Now 14, she has become a disgruntled tennis prodigy whose equally disgruntled parents, Rick and Bernadette, have vowed to sue the WTA Tour if it persists in preventing their daughter from turning professional and hanging out her shingle, and her star, right now.
Gary I. Rothstein for The New York Times
Monique Viele, center, with her father, Richard, and her mother, Bernadette, Tuesday. The family moved to Florida to help the daughter's tennis career.
Instead of making a dream debut on Key Biscayne, Fla., this week at the Lipton Championships, Viele, who is shopping for a clothing contract, settled for an invitation to Nike's on-site clinics and corporate suite. "She feels extremely unfortunate that so many other girls before her were able to turn pro, make history, and maybe break records at 14, but she can't," said her mother.
Even though Viele (pronounced VEEL-ee) isn't yet the champion of anything more monumental than the 18's division of last summer's Florida Open, her final event before turning her back on picayune junior competition, hyperbole has already been heaped on her like so much glitter. According to the portfolio compiled by her parents and management team, she's a superstar who could be a supermodel, a 5-foot 9-inch, 125-pound prodigy for the millennium -- except that she and her parents don't want to wait for the century.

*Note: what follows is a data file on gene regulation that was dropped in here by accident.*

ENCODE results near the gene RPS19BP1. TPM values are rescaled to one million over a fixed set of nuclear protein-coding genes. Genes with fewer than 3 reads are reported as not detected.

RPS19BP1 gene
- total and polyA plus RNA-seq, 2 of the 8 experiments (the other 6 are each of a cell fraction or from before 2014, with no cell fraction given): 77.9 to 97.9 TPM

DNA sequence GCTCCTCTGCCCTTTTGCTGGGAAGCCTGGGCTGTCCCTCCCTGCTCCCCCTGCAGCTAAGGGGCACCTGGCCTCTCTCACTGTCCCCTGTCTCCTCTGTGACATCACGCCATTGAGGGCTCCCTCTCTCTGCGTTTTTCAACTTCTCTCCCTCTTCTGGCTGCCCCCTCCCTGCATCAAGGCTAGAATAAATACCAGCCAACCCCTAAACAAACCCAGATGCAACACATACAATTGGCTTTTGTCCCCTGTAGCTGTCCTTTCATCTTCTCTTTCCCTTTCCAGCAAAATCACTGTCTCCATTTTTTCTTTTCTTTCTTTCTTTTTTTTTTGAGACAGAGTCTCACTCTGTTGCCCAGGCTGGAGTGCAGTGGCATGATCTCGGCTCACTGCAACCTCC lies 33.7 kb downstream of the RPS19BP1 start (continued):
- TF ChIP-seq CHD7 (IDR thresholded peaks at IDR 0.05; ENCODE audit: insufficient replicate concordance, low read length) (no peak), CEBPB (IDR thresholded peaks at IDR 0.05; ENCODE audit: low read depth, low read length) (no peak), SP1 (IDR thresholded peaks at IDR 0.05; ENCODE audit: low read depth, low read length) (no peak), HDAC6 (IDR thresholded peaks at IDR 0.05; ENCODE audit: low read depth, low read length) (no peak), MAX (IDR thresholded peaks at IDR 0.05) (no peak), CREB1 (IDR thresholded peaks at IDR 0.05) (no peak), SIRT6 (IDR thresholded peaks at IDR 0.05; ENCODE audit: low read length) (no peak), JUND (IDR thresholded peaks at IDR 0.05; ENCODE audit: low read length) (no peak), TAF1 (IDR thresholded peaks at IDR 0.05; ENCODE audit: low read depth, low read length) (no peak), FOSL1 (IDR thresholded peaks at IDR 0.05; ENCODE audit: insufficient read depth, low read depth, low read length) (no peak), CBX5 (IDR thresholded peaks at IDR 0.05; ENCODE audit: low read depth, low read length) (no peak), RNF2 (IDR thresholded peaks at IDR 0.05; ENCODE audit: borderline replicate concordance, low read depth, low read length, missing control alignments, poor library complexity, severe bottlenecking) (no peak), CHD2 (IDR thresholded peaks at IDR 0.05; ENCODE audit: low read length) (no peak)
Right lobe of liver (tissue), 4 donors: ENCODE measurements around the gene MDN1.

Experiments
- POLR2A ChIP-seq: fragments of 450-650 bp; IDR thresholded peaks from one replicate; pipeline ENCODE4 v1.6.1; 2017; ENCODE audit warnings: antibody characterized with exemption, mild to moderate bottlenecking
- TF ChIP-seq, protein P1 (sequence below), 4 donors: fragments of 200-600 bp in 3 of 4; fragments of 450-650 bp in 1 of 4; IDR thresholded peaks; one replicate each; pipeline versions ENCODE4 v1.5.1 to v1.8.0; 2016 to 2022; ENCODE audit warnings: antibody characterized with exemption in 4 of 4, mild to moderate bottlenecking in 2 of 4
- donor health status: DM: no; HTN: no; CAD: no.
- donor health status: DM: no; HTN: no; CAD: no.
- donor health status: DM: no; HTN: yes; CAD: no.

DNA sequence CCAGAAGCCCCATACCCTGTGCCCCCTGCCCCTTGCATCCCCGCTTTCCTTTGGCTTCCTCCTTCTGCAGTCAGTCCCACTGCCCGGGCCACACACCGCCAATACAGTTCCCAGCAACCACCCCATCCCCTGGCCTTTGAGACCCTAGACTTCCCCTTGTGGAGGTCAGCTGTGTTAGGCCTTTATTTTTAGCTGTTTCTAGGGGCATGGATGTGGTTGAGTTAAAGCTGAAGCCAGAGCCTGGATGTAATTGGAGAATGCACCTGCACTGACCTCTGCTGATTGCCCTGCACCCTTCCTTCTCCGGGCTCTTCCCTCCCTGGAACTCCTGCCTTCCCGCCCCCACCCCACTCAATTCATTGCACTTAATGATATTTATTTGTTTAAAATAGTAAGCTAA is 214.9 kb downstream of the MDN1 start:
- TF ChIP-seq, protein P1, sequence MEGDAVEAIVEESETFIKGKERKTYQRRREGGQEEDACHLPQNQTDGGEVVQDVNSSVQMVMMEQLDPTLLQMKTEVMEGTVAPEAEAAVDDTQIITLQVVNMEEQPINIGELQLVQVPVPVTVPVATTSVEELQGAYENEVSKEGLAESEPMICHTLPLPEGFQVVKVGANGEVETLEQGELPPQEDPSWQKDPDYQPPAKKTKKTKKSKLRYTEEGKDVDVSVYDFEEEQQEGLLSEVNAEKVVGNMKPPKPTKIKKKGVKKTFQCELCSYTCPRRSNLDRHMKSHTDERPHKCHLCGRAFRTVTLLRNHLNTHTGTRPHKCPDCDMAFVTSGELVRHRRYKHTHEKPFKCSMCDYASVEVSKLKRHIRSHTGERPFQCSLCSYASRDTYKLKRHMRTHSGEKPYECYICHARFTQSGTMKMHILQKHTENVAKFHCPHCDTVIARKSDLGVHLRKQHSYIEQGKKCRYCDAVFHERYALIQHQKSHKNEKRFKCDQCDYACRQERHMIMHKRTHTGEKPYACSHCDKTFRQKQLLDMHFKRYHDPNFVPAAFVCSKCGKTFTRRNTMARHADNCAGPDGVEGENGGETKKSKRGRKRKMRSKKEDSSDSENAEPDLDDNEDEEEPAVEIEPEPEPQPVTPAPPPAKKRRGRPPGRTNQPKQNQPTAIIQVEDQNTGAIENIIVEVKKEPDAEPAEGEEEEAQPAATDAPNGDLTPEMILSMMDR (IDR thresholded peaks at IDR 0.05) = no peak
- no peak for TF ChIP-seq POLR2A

Viele's coach is Rick Macci, whose wife was the lawyer who composed the family's original letter of challenge to the WTA. Macci can't itemize Monique's talents without hyperventilating. He is a veteran tutor of adolescents earmarked as future superstars whose previous clients included Jennifer Capriati and Venus and Serena Williams. But Macci swears Viele is the best yet.
"She brings more to the table than just great tennis: she does it all, and she might be the most marketable American player in the last 25 years," said Macci. "She is the ultimate, total package, a one-in-a-million can't-miss prospect."
Gary I. Rothstein for The New York Times
Monique Viele working on her serve Tuesday at the Palm Air Country Club courts in Pompano Beach, Fla.
"It's a rule we absolutely will defend if we have to," McGuire said. "It's extraordinary how many parents there are who say the rule is great in concept, but that we ought to make an exception for their child."